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Identification and Creation

Object Number
Part of a Box Mirror
Other Titles
Alternate Title: Mirror
Work Type
mid 4th century BCE
Creation Place: Ancient & Byzantine World
Classical period, Late
Persistent Link

Physical Descriptions

Copper alloy
Cast, lost-wax process
15.7 x 0.5 cm (6 3/16 x 3/16 in.)
Technical Details

Technical Observations: The patina on the mirror side is predominantly light green and tan with some darker greenish black near one edge. On the reverse, the patina is also a mottled light green with some brown areas where the exposed metal has oxidized. The dendritic structure that is characteristic of cast metal is very visible in those sections. There are also brown burial deposits. A damaged area at the center of the turned lines on the interior shows the remains of lead solder, which is evidence of an attachment.

This element is unconnected to the smaller mirror components of 1895.241.A, 1895.241.B, 1895.241.C, 1895.241.D, and 1895.241.G. It was cast by the lost-wax process, and the decorative bands were refinished in the metal. Chisel marks going in a variety of directions are visible within the central diameter (2.0 cm) of the reverse side, as if to remove excess material. There is a relatively thin layer of corrosion. Most of the pieces assembled under 1895.241 have at least a few small crystalline black growths of copper sulfide that result from their post-excavation storage conditions.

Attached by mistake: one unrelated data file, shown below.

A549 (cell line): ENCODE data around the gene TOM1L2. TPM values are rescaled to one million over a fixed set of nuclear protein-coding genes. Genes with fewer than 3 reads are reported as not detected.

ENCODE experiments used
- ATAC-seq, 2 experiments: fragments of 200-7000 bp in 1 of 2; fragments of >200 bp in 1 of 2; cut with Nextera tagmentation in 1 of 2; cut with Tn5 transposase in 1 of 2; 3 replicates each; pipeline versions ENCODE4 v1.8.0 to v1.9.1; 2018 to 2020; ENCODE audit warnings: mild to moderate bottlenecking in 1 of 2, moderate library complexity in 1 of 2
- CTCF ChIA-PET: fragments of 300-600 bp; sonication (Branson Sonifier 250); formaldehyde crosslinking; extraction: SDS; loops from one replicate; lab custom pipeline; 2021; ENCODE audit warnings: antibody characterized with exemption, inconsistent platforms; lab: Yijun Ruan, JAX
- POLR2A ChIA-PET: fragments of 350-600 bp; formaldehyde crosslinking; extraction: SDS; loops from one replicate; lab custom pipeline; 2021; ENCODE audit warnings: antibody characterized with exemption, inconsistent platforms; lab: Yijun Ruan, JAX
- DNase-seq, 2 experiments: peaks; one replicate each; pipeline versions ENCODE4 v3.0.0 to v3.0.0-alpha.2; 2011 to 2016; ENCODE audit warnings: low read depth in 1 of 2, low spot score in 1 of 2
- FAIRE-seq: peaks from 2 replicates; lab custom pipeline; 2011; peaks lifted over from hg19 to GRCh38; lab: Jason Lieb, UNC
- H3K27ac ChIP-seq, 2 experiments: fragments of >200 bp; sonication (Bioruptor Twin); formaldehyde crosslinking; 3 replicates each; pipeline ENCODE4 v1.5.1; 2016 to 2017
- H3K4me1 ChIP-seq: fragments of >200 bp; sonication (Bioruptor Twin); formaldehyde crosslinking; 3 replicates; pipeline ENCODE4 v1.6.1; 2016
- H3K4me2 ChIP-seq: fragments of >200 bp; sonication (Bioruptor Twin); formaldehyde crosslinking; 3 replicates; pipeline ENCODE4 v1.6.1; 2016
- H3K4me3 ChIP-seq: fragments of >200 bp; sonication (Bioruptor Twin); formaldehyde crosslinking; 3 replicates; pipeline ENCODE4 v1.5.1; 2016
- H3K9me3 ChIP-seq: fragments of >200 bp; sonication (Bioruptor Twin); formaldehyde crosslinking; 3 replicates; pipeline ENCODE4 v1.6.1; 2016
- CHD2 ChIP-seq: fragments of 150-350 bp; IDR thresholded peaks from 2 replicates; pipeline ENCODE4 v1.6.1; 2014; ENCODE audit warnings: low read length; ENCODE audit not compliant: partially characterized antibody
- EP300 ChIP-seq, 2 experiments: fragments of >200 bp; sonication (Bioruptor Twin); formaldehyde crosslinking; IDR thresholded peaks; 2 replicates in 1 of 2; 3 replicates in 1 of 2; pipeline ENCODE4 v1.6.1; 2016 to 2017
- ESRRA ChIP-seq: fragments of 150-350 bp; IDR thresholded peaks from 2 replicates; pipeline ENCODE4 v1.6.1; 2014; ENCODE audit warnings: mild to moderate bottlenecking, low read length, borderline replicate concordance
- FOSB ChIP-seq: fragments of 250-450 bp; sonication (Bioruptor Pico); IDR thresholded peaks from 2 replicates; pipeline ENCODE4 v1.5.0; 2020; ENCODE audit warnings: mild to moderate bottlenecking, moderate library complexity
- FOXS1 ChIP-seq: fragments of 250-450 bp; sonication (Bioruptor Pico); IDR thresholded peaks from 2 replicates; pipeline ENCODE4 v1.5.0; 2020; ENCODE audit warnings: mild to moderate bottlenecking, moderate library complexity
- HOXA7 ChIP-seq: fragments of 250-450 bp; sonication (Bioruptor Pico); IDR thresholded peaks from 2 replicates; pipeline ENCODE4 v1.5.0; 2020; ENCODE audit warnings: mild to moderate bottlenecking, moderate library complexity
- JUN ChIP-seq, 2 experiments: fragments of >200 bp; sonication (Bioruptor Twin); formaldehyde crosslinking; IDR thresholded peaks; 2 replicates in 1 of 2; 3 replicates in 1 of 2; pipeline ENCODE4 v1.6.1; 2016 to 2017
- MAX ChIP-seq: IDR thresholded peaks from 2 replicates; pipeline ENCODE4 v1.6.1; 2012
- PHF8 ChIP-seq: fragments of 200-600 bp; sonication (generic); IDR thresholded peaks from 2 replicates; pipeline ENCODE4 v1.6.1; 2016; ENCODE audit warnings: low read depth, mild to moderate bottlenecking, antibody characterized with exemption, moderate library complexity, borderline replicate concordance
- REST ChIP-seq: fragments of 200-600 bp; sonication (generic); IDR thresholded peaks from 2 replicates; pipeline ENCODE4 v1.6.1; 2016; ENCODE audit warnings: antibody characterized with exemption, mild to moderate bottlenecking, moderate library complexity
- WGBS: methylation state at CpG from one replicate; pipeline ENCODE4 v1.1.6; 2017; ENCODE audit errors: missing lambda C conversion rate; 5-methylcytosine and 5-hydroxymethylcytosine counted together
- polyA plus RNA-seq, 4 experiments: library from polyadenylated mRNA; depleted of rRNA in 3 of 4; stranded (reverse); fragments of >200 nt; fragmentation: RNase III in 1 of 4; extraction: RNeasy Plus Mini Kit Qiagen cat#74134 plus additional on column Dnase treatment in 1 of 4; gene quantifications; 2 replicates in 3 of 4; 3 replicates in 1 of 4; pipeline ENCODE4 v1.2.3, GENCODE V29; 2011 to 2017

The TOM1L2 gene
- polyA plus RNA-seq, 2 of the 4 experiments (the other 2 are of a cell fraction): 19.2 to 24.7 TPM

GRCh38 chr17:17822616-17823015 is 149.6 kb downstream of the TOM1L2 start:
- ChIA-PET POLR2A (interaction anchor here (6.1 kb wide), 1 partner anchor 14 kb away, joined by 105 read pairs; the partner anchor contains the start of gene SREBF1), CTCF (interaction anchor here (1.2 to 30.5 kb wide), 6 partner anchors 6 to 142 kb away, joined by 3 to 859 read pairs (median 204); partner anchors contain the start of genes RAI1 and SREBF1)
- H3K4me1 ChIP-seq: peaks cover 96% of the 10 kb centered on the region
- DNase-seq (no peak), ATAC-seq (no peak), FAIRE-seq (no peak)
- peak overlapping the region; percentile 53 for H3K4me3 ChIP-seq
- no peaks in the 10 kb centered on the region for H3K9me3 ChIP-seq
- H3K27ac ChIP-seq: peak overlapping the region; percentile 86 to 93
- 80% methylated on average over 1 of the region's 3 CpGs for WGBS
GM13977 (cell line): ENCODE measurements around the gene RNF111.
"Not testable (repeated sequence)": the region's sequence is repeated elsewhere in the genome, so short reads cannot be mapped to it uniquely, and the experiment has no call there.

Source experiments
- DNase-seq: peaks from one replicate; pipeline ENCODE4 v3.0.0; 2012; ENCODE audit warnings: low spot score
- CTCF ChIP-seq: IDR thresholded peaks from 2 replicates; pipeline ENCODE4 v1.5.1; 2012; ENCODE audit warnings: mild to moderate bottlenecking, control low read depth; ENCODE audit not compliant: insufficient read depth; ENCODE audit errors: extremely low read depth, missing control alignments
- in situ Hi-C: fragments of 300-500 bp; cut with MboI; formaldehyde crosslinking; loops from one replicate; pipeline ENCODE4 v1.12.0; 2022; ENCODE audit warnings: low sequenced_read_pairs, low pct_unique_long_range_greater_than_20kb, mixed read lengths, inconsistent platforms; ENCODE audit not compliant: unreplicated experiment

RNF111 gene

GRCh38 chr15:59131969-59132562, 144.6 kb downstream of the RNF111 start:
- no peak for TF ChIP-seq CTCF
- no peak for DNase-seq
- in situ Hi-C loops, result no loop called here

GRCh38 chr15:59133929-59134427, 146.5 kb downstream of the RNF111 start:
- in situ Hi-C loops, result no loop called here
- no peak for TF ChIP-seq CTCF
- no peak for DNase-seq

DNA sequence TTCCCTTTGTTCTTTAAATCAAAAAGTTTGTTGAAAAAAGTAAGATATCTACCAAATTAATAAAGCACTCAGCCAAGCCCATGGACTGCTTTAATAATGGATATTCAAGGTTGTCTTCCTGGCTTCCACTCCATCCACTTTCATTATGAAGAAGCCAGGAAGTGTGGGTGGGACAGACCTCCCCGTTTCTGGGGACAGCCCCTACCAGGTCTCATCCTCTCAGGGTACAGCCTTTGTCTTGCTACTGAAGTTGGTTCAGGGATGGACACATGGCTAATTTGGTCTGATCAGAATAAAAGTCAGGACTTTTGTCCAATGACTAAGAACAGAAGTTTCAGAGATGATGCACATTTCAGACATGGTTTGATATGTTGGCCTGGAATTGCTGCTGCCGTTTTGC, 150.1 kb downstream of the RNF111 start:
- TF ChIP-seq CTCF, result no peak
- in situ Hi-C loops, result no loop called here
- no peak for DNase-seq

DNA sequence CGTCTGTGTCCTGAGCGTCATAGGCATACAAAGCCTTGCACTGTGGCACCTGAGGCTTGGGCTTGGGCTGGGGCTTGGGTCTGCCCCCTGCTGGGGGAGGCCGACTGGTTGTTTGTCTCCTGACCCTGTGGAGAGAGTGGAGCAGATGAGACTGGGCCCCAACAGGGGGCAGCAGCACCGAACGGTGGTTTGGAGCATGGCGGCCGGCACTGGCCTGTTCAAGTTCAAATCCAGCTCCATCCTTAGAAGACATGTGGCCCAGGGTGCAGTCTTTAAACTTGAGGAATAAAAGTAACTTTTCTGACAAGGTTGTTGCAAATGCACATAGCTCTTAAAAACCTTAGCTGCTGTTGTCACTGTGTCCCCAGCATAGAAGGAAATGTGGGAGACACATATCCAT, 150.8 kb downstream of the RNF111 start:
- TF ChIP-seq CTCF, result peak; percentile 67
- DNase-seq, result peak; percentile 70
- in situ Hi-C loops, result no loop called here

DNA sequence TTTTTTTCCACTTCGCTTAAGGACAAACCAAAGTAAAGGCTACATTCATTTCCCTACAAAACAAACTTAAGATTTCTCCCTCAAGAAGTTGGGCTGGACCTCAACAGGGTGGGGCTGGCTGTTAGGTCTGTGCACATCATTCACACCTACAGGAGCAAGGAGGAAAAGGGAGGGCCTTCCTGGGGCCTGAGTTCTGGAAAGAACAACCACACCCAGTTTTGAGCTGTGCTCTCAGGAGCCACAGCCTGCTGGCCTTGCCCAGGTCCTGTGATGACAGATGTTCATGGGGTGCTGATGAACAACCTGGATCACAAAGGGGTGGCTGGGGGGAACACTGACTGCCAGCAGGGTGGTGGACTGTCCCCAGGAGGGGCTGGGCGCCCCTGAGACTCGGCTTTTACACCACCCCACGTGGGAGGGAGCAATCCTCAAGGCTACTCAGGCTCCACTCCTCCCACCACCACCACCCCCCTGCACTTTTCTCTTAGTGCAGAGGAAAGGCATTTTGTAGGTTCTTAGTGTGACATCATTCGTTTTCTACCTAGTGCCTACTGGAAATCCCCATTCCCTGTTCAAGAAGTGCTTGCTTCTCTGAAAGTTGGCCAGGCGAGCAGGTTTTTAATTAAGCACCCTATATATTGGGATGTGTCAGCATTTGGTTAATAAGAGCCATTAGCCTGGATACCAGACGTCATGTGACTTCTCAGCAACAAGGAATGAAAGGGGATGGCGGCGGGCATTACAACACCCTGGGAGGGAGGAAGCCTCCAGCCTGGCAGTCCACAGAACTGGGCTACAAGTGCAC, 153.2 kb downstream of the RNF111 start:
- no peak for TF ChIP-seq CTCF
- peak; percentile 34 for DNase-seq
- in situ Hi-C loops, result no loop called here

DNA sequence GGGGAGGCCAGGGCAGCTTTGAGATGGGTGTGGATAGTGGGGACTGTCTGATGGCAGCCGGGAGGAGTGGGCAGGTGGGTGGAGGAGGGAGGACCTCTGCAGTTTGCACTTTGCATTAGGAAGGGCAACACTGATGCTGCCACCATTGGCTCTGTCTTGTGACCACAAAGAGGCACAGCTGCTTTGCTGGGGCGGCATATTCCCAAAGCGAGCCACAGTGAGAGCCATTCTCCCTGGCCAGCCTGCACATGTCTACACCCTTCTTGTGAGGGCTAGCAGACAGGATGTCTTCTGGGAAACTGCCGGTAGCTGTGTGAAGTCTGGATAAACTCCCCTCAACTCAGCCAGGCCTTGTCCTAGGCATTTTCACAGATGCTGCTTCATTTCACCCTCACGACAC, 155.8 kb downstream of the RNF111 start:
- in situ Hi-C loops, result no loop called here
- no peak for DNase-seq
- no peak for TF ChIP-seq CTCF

Carol Snow and Francesca G. Bewer (submitted 2002, updated 2012)

Acquisition and Rights

Credit Line
Harvard Art Museums/Arthur M. Sackler Museum, Gift of Professor C.E. Norton and Richard Norton
Accession Year
Object Number
Asian and Mediterranean Art

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Published Catalogue Text: Ancient Mediterranean and Near Eastern Bronzes at the Harvard Art Museums
The reflecting side of this mirror disc is flat. It would have been part of a box mirror (Klappspiegel). Its outer edge is marked by a narrow zone bound by two low ridges. The vertical edge, slanting inward, is slightly concave. The underside bears a central circle surrounded by a shallow concave channel that is bordered by delicate vertical ridges. This central feature is then surrounded by a convex zone, enclosed within two low ridges, slightly wider than the ones around the center.

David G. Mitten

Subjects and Contexts

  • Ancient Bronzes

Related Works

Verification Level

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